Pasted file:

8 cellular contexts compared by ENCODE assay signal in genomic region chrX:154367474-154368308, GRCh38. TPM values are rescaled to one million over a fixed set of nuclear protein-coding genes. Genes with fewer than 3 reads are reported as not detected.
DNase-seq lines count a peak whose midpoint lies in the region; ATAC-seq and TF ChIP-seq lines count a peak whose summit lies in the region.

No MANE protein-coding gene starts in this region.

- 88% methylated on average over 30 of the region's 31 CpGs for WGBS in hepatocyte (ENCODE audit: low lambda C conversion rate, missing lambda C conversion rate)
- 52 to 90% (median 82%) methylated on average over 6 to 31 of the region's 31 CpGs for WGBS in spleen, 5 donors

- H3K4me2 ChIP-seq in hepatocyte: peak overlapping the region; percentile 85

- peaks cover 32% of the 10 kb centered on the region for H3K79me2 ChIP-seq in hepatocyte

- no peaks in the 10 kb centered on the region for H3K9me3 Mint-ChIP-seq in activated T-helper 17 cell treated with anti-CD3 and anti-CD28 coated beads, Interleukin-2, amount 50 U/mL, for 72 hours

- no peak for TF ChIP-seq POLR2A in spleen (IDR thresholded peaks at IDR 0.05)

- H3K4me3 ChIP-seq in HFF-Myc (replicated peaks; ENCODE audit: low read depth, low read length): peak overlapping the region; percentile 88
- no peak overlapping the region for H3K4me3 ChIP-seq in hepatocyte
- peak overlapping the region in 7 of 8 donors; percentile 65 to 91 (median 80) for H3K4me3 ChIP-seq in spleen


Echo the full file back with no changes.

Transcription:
8 cellular contexts compared by ENCODE assay signal in genomic region chrX:154367474-154368308, GRCh38. TPM values are rescaled to one million over a fixed set of nuclear protein-coding genes. Genes with fewer than 3 reads are reported as not detected.
DNase-seq lines count a peak whose midpoint lies in the region; ATAC-seq and TF ChIP-seq lines count a peak whose summit lies in the region.

No MANE protein-coding gene starts in this region.

- 88% methylated on average over 30 of the region's 31 CpGs for WGBS in hepatocyte (ENCODE audit: low lambda C conversion rate, missing lambda C conversion rate)
- 52 to 90% (median 82%) methylated on average over 6 to 31 of the region's 31 CpGs for WGBS in spleen, 5 donors

- H3K4me2 ChIP-seq in hepatocyte: peak overlapping the region; percentile 85

- peaks cover 32% of the 10 kb centered on the region for H3K79me2 ChIP-seq in hepatocyte

- no peaks in the 10 kb centered on the region for H3K9me3 Mint-ChIP-seq in activated T-helper 17 cell treated with anti-CD3 and anti-CD28 coated beads, Interleukin-2, amount 50 U/mL, for 72 hours

- no peak for TF ChIP-seq POLR2A in spleen (IDR thresholded peaks at IDR 0.05)

- H3K4me3 ChIP-seq in HFF-Myc (replicated peaks; ENCODE audit: low read depth, low read length): peak overlapping the region; percentile 88
- no peak overlapping the region for H3K4me3 ChIP-seq in hepatocyte
- peak overlapping the region in 7 of 8 donors; percentile 65 to 91 (median 80) for H3K4me3 ChIP-seq in spleen